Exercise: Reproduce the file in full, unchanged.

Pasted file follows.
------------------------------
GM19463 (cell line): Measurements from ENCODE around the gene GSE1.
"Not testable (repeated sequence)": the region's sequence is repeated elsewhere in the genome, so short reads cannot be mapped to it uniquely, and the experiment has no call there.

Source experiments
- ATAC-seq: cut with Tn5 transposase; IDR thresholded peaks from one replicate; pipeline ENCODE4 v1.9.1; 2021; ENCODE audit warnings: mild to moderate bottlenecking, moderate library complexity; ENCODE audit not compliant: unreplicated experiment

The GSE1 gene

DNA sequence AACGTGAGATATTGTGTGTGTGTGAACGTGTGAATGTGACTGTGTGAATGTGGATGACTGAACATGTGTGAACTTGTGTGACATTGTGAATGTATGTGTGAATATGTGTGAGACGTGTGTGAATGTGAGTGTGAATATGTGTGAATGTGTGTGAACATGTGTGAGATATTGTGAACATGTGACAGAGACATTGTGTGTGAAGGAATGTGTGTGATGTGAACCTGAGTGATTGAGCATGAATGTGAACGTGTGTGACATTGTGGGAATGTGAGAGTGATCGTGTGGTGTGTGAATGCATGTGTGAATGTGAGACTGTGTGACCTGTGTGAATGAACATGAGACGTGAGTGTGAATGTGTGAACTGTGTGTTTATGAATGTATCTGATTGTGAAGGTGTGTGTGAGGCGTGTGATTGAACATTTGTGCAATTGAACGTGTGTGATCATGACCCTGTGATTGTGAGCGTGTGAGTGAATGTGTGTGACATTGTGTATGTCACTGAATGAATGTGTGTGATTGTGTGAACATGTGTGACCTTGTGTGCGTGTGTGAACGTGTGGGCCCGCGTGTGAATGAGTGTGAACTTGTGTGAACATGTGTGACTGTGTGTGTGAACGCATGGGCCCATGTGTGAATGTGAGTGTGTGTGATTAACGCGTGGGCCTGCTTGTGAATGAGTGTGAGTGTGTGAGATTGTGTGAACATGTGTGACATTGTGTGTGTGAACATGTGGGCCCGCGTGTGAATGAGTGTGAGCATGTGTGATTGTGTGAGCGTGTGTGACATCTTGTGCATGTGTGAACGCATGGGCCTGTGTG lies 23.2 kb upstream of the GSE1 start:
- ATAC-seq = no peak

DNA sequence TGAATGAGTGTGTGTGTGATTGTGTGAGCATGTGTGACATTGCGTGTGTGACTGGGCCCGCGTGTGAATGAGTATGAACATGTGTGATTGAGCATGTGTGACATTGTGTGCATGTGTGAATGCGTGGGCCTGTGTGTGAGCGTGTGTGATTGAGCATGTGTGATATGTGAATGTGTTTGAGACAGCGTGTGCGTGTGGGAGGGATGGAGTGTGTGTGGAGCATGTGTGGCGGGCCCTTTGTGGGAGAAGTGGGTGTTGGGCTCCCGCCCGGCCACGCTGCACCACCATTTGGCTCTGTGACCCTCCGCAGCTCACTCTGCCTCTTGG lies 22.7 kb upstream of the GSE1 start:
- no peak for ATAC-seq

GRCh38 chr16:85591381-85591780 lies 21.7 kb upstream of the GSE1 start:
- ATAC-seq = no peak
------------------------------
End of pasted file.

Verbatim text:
GM19463 (cell line): Measurements from ENCODE around the gene GSE1.
"Not testable (repeated sequence)": the region's sequence is repeated elsewhere in the genome, so short reads cannot be mapped to it uniquely, and the experiment has no call there.

Source experiments
- ATAC-seq: cut with Tn5 transposase; IDR thresholded peaks from one replicate; pipeline ENCODE4 v1.9.1; 2021; ENCODE audit warnings: mild to moderate bottlenecking, moderate library complexity; ENCODE audit not compliant: unreplicated experiment

The GSE1 gene

DNA sequence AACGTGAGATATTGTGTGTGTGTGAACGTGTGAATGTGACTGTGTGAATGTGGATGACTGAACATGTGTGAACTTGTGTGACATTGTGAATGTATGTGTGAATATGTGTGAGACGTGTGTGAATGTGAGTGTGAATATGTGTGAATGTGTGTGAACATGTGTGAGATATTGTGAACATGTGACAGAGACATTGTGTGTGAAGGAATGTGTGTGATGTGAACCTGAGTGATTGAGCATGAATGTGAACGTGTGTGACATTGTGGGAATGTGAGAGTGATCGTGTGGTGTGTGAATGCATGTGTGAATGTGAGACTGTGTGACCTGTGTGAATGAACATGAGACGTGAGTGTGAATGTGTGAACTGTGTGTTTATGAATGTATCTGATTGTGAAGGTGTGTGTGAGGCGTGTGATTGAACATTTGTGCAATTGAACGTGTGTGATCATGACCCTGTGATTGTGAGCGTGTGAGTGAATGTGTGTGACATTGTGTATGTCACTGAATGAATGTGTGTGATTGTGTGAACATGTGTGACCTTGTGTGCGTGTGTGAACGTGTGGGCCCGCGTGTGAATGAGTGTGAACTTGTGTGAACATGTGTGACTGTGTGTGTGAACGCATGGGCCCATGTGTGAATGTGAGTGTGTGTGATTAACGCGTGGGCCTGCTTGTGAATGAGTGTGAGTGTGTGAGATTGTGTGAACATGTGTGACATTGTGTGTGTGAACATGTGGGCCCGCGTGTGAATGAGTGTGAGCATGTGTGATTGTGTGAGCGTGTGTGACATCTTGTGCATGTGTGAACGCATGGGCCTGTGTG lies 23.2 kb upstream of the GSE1 start:
- ATAC-seq = no peak

DNA sequence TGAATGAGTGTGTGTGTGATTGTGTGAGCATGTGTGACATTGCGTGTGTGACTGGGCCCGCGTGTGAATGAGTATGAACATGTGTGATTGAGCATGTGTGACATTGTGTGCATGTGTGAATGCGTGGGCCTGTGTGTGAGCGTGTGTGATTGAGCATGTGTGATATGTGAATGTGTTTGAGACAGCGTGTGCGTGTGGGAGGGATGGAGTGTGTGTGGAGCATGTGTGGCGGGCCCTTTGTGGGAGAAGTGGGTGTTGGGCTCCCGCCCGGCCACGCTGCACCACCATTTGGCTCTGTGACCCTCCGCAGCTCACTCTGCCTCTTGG lies 22.7 kb upstream of the GSE1 start:
- no peak for ATAC-seq

GRCh38 chr16:85591381-85591780 lies 21.7 kb upstream of the GSE1 start:
- ATAC-seq = no peak